Google is highly protective of their algorithm, and it seems they are targeting, and in some cases, delisting and removing these sites from the BIG Google search results entirely.
In turn, those receiving ranking ‘benefits’ links from these types may be seeing major drops in ranking, all thanks to Penguin.
3. The Impact of Penguin on Your Website
The bad news is that Penguin won’t interpret your intent. You might not have any intent in participating in these backlinking schemes, but might be receiving links from them anyway.
It seems to me that “Penguin” is taking out the blogging networks and other SPAM content containing backlinks. Needless to say, it’s more important than ever that our inbound links (aka “Backlinks”) are embedded within quality content.
In contrast, Panda is focused on low quality content, whereas Penguin is focused on pages that are spamming Google.
4. The Necessary Steps
Unlike Panda, Penguin is an algorithm, without any human element in the detection process. If your site has been flagged, that is actually good news for you then, as the penalty could be temporary …if you do some work on your site (and clean up the offending backlinks).
As troublesome and time consuming as it is, you will need to remove as many of the incoming spam links to your site as possible. While it can be a real pain to do that, it should pay off in the end.
Matt Cutts, from Google, states that once the characteristics are removed that caused the flagging in the first place, your page will be re-indexed. At that point, your page will pop up again, and start increasing in its ranking.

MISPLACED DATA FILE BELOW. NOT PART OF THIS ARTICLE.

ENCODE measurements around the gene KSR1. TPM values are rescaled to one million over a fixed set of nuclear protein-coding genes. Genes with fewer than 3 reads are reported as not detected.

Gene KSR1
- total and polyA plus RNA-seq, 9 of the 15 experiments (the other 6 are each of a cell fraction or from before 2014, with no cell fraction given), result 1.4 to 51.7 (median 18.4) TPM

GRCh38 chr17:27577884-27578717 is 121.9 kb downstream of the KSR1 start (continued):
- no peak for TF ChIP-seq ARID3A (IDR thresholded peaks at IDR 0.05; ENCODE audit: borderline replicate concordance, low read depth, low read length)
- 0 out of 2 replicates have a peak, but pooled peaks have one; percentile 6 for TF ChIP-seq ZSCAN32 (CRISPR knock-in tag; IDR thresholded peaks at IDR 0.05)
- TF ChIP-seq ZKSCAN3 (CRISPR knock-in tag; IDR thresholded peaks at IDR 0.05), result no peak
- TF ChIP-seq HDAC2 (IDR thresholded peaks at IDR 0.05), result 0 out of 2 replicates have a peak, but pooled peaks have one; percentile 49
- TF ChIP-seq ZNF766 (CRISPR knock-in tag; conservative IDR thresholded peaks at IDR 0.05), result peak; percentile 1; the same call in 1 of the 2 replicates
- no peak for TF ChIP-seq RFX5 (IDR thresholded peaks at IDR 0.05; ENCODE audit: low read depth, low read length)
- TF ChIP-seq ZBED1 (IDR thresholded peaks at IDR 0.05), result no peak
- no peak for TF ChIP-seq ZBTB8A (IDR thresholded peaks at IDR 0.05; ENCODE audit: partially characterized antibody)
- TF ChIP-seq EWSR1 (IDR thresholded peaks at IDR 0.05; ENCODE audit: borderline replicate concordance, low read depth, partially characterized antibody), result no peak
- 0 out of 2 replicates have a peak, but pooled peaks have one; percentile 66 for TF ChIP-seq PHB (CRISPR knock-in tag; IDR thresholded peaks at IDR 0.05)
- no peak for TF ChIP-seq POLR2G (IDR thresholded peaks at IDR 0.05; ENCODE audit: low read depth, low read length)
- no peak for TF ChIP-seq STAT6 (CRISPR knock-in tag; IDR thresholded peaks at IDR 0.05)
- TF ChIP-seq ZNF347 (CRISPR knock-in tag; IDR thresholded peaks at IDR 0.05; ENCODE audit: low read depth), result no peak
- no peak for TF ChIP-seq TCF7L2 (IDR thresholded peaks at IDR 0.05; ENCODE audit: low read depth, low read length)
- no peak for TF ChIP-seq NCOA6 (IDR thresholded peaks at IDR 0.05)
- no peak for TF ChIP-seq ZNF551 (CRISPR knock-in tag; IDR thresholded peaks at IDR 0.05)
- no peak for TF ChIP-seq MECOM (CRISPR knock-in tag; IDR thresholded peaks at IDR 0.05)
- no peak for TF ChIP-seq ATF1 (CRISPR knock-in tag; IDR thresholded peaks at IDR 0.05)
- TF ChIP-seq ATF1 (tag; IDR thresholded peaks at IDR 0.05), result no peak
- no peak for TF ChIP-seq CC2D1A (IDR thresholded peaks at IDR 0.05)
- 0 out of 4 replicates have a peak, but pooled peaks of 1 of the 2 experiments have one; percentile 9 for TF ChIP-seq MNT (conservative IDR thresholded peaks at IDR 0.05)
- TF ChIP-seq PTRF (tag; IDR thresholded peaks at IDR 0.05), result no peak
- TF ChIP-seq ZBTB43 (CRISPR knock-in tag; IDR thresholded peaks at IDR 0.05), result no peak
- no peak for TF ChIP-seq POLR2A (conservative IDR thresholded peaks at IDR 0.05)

Removing the spam links is up to you. Then, let Google do its job in getting it back up and functioning the way it should.
5. Protect Yourself from Further Incidents
In addition to removing the links, you need to focus on making sure your new backlinks are embedded within quality content on quality sites. Make sure it’s relevant to where it sits, and not stuffed with keywords and phrases. Here’s 4-things what to avoid:
1.) Article directories
2.) Blog networks
3.) Footer and sidebar links
4.) Crappy content
If you want to know where you stand with Google, check your traffic activity. A significant drop after April 24th would indicate a problem (but you probably already know that). I suggest that you simply clean it up and avoid the list above.
If you continue to focus on quality content and take the efforts to be careful of how you are linked, you should be fine. Google’s intent is to improve our business, not hinder it. By weeding out the spam, those of us with legitimate businesses will benefit.
About the Author
Starting back in 1999, James Martell has enjoyed a successful career in affiliate marketing. He and his wife Arlene have taught others make money with affiliate marketing through various methods, such as speaking engagements, eBooks, seminars, and podcasts, including the 1st ever, and longest running, in the affiliate marketing industry called the “Affiliate Buzz” in early 2003. James and Arlene reside in a seaside community in Vancouver, and enjoy spending time with their children and grandchildren.